Black people, my people, literally found their way to freedom through song. Similar to making aliyah or immersing oneself in the mikveh, song is a spiritual vehicle that guides and elevates both individuals and communities to higher ground. The Jewish people, also my people, are well-versed in spiritual elevation, as well as immersion. It is embedded in the mundane to mystical elements of our religion.

One of the nicest ways that spiritual immersion is still alive and thriving in the Boston area is found at Mayyim Hayyim. Now in its 10th year of existence, the Mayyim Hayyim Living Waters Mikveh and Paula Brody & Family Education Center is a community mikveh that has stayed true to its mission of reclaiming and reinventing one of Judaism’s most ancient rituals—immersion in the mikveh. Mayyim Hayyim has brought this sacred tradition to life by encouraging its traditional, as well as creative contemporary spiritual use. Each year the center teaches thousands of interested visitors. And on a daily basis, it models how to make the mikveh a sacred space that is open and accessible to all Jews and those who are becoming Jews. This was the vision of Mayyim Hayyim founder and acclaimed author Anita Diamant.

As Mayyim Hayyim’s founding executive director Aliza Kline once stated, “The explicit mission of Mayyim Hayyim is to provide a space that is warm and welcoming of the broadest sense of the Jewish community.” In a world where not enough Jewish communal spaces fully embrace interfaith families, let alone the rest of the Jewish community’s expansive diversity, the Newton-based non-profit stands in a distinctive category of its own. It has become a destination for interfaith families and Jews across the spectrum of observance and affiliation. Mayyim Hayyim actively welcomes interfaith, multiracial and LGBTQ members and families.

“Wade in the Water,” along with many other songs and poetry from Jewish and other spiritual traditions are resources Mayyim Hayyim has available for visitors of their mikvehs to use as they feel inspired.

Whether you are undergoing conversion, a life cycle event or a personal journey of healing or transformation, I recommend you schedule a visit to Mayyim Hayyim Living Waters Mikveh.

Breaking Bread with the In-Laws

Last Friday night, I watched as my kids lit Shabbat candles and said the prayers at our table with my in-laws standing by. My partner’s parents are not Jewish, and I felt a deep appreciation for them in this moment. When we all met, none of us could have imagined this scene. Nearly two decades ago, I stayed at their home for the first time. My partner and I were graduate students on the East Coast and we headed west to see her folks at their ranch in central Oregon over break. Like many people, Jewish or not, they really aren’t into religion at all. Here we were, a rabbinical student and a PhD candidate in religious studies. We pretty much ate, drank and breathed religion.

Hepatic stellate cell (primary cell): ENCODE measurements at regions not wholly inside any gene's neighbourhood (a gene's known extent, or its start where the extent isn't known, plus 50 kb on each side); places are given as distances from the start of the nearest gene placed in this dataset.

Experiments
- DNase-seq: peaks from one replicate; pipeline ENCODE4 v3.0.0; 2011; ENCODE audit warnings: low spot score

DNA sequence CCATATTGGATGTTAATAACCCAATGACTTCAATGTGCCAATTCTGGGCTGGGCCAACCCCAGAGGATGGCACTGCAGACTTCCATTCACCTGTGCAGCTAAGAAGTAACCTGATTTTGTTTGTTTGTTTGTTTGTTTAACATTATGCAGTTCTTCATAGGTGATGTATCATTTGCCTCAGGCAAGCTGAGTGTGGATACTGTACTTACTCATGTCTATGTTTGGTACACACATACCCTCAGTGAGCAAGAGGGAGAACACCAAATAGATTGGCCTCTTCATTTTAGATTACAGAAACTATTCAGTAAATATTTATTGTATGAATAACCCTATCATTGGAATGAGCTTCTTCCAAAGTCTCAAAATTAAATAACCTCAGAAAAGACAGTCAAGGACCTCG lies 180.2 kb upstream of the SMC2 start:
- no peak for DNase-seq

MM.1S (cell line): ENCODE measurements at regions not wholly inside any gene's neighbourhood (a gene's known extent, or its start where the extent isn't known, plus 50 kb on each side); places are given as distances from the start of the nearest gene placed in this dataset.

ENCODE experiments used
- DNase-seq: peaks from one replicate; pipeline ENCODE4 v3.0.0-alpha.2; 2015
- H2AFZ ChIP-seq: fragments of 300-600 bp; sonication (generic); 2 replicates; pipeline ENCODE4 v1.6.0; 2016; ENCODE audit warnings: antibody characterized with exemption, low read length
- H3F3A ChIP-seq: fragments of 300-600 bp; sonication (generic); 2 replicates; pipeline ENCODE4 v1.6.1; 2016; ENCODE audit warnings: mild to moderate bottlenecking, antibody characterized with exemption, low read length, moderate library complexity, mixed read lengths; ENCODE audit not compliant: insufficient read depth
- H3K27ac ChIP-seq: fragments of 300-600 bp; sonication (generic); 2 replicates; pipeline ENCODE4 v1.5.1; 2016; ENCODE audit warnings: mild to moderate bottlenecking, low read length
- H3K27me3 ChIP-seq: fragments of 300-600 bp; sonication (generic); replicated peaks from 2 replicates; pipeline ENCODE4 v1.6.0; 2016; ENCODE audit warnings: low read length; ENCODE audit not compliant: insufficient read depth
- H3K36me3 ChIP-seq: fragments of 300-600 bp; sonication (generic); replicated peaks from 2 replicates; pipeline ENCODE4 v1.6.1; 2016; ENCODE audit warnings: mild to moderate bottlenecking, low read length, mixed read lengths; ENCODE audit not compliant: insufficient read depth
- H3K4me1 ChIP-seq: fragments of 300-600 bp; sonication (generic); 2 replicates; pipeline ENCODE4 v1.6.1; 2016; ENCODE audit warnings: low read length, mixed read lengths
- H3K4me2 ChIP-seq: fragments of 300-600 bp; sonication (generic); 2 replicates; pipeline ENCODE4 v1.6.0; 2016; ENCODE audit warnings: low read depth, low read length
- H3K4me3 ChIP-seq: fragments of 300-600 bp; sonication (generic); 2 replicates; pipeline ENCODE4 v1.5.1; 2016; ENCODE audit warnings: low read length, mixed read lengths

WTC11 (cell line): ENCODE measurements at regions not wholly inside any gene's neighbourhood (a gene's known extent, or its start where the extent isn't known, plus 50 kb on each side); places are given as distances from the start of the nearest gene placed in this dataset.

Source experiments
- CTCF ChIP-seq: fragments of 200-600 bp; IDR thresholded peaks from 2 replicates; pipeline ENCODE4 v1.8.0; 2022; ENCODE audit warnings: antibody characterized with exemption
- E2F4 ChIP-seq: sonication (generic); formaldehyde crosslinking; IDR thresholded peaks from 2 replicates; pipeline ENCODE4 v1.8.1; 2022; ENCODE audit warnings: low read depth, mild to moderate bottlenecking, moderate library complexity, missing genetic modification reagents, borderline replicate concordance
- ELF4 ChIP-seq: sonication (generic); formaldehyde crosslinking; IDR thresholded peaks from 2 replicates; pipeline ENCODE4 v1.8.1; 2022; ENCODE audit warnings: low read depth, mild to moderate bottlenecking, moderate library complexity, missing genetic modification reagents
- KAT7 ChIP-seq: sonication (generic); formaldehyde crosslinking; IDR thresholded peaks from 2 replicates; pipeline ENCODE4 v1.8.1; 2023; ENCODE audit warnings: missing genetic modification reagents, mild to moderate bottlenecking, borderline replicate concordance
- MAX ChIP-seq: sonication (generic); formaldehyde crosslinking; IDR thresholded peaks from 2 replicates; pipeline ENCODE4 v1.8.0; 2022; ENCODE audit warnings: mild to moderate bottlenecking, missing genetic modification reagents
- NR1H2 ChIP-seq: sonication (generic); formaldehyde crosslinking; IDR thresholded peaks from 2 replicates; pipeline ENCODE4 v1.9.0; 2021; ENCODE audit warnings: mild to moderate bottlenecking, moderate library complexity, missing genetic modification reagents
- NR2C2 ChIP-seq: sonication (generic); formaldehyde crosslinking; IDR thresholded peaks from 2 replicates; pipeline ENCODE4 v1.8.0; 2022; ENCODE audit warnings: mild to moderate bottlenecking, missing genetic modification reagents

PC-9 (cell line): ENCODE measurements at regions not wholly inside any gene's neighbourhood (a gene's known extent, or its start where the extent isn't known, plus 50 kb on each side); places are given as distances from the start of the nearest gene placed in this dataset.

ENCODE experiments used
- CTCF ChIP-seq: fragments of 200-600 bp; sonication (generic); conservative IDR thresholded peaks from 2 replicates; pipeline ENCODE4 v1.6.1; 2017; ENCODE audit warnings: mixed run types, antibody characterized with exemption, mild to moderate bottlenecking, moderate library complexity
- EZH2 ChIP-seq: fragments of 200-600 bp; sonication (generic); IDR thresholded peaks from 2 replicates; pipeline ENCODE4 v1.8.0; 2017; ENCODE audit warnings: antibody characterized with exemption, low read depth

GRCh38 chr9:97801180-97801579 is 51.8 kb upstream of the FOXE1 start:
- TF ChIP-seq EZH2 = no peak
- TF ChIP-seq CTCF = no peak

I wanted to be careful not to overwhelm them with Jewish talk or Jewish practice. That was tough because I was starting to observe Shabbat and other rituals for the first time. I chose carefully which ones I absolutely had to do. One of my new, favorite Shabbat rituals was baking challah. As Friday morning rolled around, it felt strange not to make it. I started to get the ingredients out, and the implications ran through my mind:

1) This kitchen is going to be really, really messy.

2)  It would feel weird to me if we ate challah on Friday night without saying the prayer over it.  But saying it will feel really weird too.

3) Oh no…it will feel weird to do the prayer over the bread without doing all three Shabbat blessings.  Now it’s a full ceremony and it’s going to be awkward.

In the end, I did it anyway. The result? Wow, these people love challah. I know most people like it. What’s not to like? My recipe includes eggs, flour and tons of sugar and butter which make it more like a Shabbat dessert. It’s always a crowd pleaser. But I have never seen anyone so overtaken by it. Seeing how excited her parents were and knowing how worried I was about engaging in Jewish ritual in their house, my partner made sure they knew that getting to the challah meant that there would be Jewish prayers at their table. For people who really disagree with religion as a whole, don’t believe in the God we are thanking in these prayers and have no context for the foreign language being spoken at their table, this could have been a huge deal.

It wasn’t.

Challah

Mychal's family's homemade challah

It’s been almost two decades, and I’m still making challah for my in-laws. Now when we visit, our kids help bake and decorate. We do the entire Shabbat ceremony consisting of all three prayers: lighting candles, saying kiddush over wine and grape juice and the motsi over the challah, my partner’s parents stand by, knowing that challah is coming.